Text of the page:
USAJobs relaunch was 'living hell,' OPM official says

The first week after the Office of Personnel Management's extremely buggy launch of USAJobs 3.0, the newly insourced federal jobs board, was "living hell," the agency's chief information officer said Wednesday.

"No one could have ever expected to have the volume of people hit the site that we had," CIO Matthew Perry said, describing the rush of job seekers that overwhelmed OPM servers, causing the site to crash repeatedly after its Oct. 11 relaunch.

In addition to adding a spate of new servers to manage increased volume in the weeks after the relaunch, OPM sought advice from industry, including Google and Microsoft's Bing, which weighed in on fixing the site's failing search function, Perry said.

"I can't say we've turned the corner," he said. "I can tell you we've had over 1.5 million applications processed, and I can tell you we've gone from 4,000 help desk tickets a day to under 200 for the last three days."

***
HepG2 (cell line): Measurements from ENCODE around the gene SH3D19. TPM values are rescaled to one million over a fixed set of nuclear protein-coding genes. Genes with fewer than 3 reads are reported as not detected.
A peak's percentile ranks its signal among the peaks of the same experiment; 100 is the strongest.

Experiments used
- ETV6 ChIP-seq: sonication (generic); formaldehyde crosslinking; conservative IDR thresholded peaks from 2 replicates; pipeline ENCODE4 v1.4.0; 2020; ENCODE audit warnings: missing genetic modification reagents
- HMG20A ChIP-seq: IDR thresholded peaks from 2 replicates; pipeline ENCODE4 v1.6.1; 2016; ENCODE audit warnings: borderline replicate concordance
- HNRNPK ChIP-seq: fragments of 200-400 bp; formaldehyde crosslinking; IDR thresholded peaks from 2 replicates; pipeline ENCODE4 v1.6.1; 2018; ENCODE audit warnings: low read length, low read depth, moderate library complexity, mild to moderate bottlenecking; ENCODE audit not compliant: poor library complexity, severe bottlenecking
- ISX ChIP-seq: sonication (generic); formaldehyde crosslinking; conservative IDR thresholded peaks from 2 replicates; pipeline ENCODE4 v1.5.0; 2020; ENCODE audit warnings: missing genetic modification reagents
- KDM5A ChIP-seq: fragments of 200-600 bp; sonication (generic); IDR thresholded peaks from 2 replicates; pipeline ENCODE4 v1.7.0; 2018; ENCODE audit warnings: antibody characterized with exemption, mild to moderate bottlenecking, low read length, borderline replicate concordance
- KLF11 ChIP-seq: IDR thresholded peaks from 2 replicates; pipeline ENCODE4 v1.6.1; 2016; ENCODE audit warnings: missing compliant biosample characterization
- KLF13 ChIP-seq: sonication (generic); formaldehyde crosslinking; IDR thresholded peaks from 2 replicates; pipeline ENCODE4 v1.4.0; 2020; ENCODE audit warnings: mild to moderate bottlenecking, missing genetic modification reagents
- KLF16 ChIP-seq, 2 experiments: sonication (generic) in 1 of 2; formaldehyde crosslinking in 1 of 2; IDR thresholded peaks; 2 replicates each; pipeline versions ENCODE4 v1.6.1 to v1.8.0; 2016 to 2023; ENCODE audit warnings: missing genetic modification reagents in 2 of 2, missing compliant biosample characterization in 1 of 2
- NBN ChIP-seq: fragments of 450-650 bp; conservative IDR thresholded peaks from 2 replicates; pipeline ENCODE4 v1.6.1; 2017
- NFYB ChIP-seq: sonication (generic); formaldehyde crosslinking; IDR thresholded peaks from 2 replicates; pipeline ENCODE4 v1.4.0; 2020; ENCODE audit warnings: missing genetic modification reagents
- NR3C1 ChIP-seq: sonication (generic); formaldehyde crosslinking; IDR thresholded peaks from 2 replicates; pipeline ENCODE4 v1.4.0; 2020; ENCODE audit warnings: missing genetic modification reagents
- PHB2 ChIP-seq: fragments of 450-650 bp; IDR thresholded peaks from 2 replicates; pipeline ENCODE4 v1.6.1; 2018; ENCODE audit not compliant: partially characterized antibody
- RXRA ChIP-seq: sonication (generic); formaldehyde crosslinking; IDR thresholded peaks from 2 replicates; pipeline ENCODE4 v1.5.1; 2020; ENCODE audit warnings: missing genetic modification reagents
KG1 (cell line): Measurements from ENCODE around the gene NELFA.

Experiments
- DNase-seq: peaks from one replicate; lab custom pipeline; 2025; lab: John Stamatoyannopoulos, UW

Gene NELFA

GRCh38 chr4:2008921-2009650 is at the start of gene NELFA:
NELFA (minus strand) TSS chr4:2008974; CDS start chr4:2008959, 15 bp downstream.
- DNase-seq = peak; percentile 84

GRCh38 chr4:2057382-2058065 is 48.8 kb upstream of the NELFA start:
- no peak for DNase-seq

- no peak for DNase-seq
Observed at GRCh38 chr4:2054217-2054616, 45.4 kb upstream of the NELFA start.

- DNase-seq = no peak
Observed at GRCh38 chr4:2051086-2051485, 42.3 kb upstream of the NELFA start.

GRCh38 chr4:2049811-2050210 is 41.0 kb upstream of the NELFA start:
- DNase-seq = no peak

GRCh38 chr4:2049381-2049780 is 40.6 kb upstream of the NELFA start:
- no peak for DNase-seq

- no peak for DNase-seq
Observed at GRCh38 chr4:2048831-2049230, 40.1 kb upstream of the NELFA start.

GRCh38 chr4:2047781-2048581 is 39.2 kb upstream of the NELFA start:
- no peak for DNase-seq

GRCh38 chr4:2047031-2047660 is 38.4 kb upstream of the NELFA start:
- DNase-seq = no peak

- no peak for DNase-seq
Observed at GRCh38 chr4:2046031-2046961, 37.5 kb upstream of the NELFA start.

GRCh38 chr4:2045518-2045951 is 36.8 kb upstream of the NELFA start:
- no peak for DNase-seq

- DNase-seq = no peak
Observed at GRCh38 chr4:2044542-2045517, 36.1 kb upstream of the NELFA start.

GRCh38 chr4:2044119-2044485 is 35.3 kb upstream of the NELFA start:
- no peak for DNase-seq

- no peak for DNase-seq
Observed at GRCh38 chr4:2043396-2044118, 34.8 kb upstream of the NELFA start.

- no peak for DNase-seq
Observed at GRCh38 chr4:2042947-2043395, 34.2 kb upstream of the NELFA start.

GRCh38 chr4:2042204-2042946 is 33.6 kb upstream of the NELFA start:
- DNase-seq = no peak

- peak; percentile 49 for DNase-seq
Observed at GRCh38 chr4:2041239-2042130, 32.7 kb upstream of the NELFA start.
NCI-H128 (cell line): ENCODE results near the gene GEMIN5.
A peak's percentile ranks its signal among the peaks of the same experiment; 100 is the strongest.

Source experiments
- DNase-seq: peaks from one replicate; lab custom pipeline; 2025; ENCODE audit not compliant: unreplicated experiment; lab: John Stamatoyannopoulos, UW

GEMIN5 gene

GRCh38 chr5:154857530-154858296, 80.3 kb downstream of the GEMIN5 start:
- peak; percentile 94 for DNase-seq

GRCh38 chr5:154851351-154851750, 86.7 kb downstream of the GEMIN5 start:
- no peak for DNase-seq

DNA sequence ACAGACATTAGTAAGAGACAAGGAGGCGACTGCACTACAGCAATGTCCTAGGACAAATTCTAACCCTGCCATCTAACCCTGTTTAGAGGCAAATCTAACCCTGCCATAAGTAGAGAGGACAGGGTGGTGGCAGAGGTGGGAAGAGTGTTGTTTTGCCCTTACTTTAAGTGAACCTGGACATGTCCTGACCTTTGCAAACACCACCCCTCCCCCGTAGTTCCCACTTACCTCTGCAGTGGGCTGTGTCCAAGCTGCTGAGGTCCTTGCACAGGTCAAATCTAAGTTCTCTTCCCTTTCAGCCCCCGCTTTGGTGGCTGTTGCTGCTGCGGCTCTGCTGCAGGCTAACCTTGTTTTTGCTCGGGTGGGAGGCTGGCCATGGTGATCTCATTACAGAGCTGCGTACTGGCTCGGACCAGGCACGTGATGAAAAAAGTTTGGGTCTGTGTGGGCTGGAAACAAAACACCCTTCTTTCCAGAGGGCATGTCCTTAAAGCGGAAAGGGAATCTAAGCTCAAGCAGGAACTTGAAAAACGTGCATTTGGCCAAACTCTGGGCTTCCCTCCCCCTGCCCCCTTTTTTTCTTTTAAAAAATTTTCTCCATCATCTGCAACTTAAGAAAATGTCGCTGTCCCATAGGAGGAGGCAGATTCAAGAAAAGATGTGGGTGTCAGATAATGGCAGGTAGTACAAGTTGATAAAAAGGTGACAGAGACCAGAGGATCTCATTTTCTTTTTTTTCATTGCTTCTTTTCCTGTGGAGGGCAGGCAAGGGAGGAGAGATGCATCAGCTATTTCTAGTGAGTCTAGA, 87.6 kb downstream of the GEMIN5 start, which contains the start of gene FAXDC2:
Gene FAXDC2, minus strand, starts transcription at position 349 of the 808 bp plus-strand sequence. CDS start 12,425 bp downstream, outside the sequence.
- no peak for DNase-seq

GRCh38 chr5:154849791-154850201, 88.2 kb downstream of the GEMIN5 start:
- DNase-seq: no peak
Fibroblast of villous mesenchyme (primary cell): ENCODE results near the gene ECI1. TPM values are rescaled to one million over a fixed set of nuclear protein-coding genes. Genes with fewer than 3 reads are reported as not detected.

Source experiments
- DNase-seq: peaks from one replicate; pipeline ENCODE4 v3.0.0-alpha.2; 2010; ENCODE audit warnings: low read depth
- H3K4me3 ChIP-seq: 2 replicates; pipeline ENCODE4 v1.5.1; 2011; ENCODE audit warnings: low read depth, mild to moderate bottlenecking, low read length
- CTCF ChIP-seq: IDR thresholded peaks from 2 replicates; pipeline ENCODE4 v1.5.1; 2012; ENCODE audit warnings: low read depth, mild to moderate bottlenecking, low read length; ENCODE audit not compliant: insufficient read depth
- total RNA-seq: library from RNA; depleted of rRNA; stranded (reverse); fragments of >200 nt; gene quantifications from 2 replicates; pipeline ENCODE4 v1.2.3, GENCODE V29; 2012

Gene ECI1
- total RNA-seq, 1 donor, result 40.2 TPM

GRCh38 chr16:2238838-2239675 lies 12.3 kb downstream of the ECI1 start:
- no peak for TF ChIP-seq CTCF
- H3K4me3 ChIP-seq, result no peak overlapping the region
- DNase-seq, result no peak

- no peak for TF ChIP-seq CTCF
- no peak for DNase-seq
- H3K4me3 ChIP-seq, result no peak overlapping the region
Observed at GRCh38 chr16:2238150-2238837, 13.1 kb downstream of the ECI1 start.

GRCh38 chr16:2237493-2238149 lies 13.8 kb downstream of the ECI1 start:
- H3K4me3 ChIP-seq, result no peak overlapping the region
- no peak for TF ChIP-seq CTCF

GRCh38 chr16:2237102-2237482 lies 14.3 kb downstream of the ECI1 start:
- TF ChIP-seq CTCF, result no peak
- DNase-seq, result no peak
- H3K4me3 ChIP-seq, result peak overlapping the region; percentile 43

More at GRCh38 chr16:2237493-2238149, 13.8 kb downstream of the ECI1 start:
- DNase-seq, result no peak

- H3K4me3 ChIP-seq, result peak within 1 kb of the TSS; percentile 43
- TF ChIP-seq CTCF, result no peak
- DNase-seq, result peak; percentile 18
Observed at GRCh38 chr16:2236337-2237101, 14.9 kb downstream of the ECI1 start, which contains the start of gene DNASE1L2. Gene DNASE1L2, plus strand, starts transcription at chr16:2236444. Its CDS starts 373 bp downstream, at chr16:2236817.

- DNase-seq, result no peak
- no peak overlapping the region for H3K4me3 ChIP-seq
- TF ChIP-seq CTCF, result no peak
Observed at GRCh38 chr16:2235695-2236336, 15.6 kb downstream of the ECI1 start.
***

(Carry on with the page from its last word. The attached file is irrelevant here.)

Perry was speaking at a lunch event organized by the nonprofit Association for Federal Information Resources Managers.

The federal jobs site was run by prior to its October relaunch. OPM Director John Berry argued the comingling of federal employee data with private sector data left federal employees too vulnerable to identity theft.

USAJobs was hacked while under's supervision in 2009.

OPM has blamed users for some relaunch failures, such as people who forgot answers to their security questions so they couldn't reset their passwords, or who had verification emails sent to outdated email addresses. The site reset all user passwords for security reasons as part of the relaunch.